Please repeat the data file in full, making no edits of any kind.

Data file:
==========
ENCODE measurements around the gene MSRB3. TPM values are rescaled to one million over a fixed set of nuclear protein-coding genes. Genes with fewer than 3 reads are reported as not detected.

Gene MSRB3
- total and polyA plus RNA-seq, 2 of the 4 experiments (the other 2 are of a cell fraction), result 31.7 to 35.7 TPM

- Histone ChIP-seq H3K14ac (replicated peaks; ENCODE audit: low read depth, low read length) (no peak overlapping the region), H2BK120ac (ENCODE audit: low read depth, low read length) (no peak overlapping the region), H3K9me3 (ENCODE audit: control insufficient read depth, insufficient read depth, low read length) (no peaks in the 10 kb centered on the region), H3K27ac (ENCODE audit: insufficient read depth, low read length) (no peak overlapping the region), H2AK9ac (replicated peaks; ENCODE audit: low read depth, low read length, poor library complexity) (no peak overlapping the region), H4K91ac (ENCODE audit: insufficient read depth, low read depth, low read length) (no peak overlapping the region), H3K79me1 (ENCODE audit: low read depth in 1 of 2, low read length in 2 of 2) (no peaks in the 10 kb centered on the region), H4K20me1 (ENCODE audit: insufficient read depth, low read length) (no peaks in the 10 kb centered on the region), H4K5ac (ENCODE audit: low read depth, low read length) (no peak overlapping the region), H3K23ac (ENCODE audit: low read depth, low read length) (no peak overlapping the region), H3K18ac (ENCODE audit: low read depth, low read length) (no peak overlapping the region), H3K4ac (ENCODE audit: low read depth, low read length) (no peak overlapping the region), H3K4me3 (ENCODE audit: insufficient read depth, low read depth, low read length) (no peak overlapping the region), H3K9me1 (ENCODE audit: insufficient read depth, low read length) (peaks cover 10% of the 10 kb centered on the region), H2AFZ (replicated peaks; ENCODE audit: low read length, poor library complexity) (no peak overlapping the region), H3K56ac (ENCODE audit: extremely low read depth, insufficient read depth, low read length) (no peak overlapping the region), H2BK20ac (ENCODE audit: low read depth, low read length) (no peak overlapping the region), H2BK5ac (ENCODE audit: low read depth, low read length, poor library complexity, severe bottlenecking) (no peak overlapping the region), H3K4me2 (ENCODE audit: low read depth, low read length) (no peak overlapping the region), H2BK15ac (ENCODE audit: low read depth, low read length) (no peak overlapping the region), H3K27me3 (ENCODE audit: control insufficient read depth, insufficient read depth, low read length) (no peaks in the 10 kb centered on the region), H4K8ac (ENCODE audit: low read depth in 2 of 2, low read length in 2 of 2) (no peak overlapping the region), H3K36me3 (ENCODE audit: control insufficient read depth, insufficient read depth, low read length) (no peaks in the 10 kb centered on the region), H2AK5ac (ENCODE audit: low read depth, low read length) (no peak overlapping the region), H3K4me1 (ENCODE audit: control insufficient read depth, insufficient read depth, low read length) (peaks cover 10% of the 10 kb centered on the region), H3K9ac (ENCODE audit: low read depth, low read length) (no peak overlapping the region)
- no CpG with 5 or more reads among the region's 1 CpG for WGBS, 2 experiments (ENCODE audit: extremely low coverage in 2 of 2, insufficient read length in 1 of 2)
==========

ENCODE measurements around the gene MSRB3. TPM values are rescaled to one million over a fixed set of nuclear protein-coding genes. Genes with fewer than 3 reads are reported as not detected.

Gene MSRB3
- total and polyA plus RNA-seq, 2 of the 4 experiments (the other 2 are of a cell fraction), result 31.7 to 35.7 TPM

- Histone ChIP-seq H3K14ac (replicated peaks; ENCODE audit: low read depth, low read length) (no peak overlapping the region), H2BK120ac (ENCODE audit: low read depth, low read length) (no peak overlapping the region), H3K9me3 (ENCODE audit: control insufficient read depth, insufficient read depth, low read length) (no peaks in the 10 kb centered on the region), H3K27ac (ENCODE audit: insufficient read depth, low read length) (no peak overlapping the region), H2AK9ac (replicated peaks; ENCODE audit: low read depth, low read length, poor library complexity) (no peak overlapping the region), H4K91ac (ENCODE audit: insufficient read depth, low read depth, low read length) (no peak overlapping the region), H3K79me1 (ENCODE audit: low read depth in 1 of 2, low read length in 2 of 2) (no peaks in the 10 kb centered on the region), H4K20me1 (ENCODE audit: insufficient read depth, low read length) (no peaks in the 10 kb centered on the region), H4K5ac (ENCODE audit: low read depth, low read length) (no peak overlapping the region), H3K23ac (ENCODE audit: low read depth, low read length) (no peak overlapping the region), H3K18ac (ENCODE audit: low read depth, low read length) (no peak overlapping the region), H3K4ac (ENCODE audit: low read depth, low read length) (no peak overlapping the region), H3K4me3 (ENCODE audit: insufficient read depth, low read depth, low read length) (no peak overlapping the region), H3K9me1 (ENCODE audit: insufficient read depth, low read length) (peaks cover 10% of the 10 kb centered on the region), H2AFZ (replicated peaks; ENCODE audit: low read length, poor library complexity) (no peak overlapping the region), H3K56ac (ENCODE audit: extremely low read depth, insufficient read depth, low read length) (no peak overlapping the region), H2BK20ac (ENCODE audit: low read depth, low read length) (no peak overlapping the region), H2BK5ac (ENCODE audit: low read depth, low read length, poor library complexity, severe bottlenecking) (no peak overlapping the region), H3K4me2 (ENCODE audit: low read depth, low read length) (no peak overlapping the region), H2BK15ac (ENCODE audit: low read depth, low read length) (no peak overlapping the region), H3K27me3 (ENCODE audit: control insufficient read depth, insufficient read depth, low read length) (no peaks in the 10 kb centered on the region), H4K8ac (ENCODE audit: low read depth in 2 of 2, low read length in 2 of 2) (no peak overlapping the region), H3K36me3 (ENCODE audit: control insufficient read depth, insufficient read depth, low read length) (no peaks in the 10 kb centered on the region), H2AK5ac (ENCODE audit: low read depth, low read length) (no peak overlapping the region), H3K4me1 (ENCODE audit: control insufficient read depth, insufficient read depth, low read length) (peaks cover 10% of the 10 kb centered on the region), H3K9ac (ENCODE audit: low read depth, low read length) (no peak overlapping the region)
- no CpG with 5 or more reads among the region's 1 CpG for WGBS, 2 experiments (ENCODE audit: extremely low coverage in 2 of 2, insufficient read length in 1 of 2)